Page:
In a case like this one, where no federal statute governs personal jurisdiction, the court's jurisdictional analysis starts with the “long-arm” statute of the state in which the court sits. Glencore Grain Rotterdam B.V. v. Shivnath Rai Harnarain Co., 284 F.3d 1114, 1123 (9th Cir. 2002). Washington's long-arm statute (RCW § 4.28.185) extends personal jurisdiction to the broadest reach that the Due Process Clause of the federal Constitution permits. Shute v. Carnival Cruise Lines, 113 Wash.2d 763, 771 (1989). Plaintiff has the burden of establishing personal jurisdiction. Ziegler v. Indian River County, 64 F.3d 470, 473 (9th Cir. 1995). “It is well established that where the district court relies solely on affidavits and discovery materials, the plaintiff need only establish a prima facie case of jurisdiction.” Rano v. Sipa Press, Inc., 987 F.2d 580, 587 n.3 (9th Cir. 1993). In determining whether Plaintiff has met this burden, any “uncontroverted allegations” in Plaintiff's complaint must be taken as true, and “conflicts between the facts contained in the parties' affidavits must be resolved in [Plaintiff's] favor for purposes of deciding whether a prima facie case for personal jurisdiction exists.” AT&T v. Compagnie Bruxelles Lambert, 94 F.3d 586, 588 (9th Cir. 1996), supplemented, 95 F.3d 1156 (9th Cir. 1996) (internal citations omitted).

         There are two types of personal jurisdiction: general and specific. Bancroft & Masters, Inc. v. Augusta Nat'l Inc., 223 F.3d 1082, 1086 (9th Cir. 2000). A defendant with “substantial” or “continuous and systematic” contacts with the forum state is subject to general jurisdiction, and can be haled into court on any action, even one unrelated to its contacts in the state. Bancroft & Masters, 223 F.3d at 1086. A defendant not subject to general jurisdiction may be subject to specific jurisdiction if the suit against it arises from its contacts with the forum state. Id. Plaintiff does not assert that Defendant is subject to general jurisdiction, so the Court will only consider whether the Defendant is subject to specific jurisdiction.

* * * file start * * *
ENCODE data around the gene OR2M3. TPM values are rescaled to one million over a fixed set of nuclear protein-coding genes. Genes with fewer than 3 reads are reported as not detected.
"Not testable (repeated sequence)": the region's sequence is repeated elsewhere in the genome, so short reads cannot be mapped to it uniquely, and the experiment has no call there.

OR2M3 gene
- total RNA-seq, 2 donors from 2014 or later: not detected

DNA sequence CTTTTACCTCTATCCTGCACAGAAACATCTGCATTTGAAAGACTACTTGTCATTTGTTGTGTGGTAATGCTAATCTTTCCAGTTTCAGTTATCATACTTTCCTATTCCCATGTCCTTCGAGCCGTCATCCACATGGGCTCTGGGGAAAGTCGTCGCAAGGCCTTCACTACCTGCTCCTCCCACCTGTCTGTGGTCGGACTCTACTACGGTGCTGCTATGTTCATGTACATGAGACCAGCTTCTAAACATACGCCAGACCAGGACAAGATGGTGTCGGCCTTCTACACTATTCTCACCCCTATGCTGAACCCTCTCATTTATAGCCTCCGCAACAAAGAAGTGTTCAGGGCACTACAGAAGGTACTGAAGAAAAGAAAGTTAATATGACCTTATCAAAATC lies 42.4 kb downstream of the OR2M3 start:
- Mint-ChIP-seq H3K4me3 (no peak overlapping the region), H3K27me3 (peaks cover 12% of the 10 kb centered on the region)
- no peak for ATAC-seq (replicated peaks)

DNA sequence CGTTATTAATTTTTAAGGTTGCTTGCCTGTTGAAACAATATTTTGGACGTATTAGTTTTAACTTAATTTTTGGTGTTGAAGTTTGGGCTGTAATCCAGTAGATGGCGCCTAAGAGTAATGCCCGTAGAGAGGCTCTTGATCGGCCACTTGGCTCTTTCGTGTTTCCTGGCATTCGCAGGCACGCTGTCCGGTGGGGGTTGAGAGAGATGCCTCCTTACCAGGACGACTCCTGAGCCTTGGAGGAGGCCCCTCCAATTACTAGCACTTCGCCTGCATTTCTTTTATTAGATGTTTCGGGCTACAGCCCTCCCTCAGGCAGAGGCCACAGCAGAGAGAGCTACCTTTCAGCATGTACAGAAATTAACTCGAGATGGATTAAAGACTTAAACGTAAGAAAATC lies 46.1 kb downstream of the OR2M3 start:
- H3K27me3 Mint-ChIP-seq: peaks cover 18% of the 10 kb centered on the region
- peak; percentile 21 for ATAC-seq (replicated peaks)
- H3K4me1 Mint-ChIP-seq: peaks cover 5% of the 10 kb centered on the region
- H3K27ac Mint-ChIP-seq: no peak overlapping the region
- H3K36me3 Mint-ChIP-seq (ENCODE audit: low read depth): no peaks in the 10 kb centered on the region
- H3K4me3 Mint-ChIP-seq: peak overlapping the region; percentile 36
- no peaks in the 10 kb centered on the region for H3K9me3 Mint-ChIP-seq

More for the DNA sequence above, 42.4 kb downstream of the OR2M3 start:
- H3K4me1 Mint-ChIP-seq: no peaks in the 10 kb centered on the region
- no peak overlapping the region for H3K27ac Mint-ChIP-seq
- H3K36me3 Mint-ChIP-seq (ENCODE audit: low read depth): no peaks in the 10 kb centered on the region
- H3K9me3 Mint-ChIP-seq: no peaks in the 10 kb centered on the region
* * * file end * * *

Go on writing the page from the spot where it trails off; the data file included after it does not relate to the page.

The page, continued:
The Court applies a three-part test to determine whether the exercise of specific jurisdiction over a non-resident defendant is appropriate: (1) the defendant has either purposefully directed his activities toward the forum or purposely availed himself of the privileges of conducting activities in the forum, (2) the plaintiff's claims arise out of the defendant's forum-related activities, and (3) the exercise of jurisdiction is reasonable. Axiom Foods, Inc. v. Acerchem Int'l, Inc., 874 F.3d 1064, 1068 (9th Cir. 2017). Plaintiff bears the burden of satisfying the first two prongs. Schwarzenegger v. Fred Martin Motor Co., 374 F.3d 797, 802 (9th Cir. 2004). The burden then shifts to defendant to make a “compelling case” that the exercise of jurisdiction would not be reasonable. Id.

         1. Purposeful Direction

         Purposeful availment and purposeful direction are “two distinct concepts.” Schwarzenegger, 374 F.3d at 802. In the Ninth Circuit, tort cases typically require a purposeful direction analysis, whereas contract cases typically require a purposeful availment analysis. Washington Shoe Co. v. A-Z Sporting Goods, Inc.,704 F.3d 668, 672-73 (9th Cir. 2012). Here, Plaintiff is alleging copyright infringement, so the Court will apply the purposeful direction ...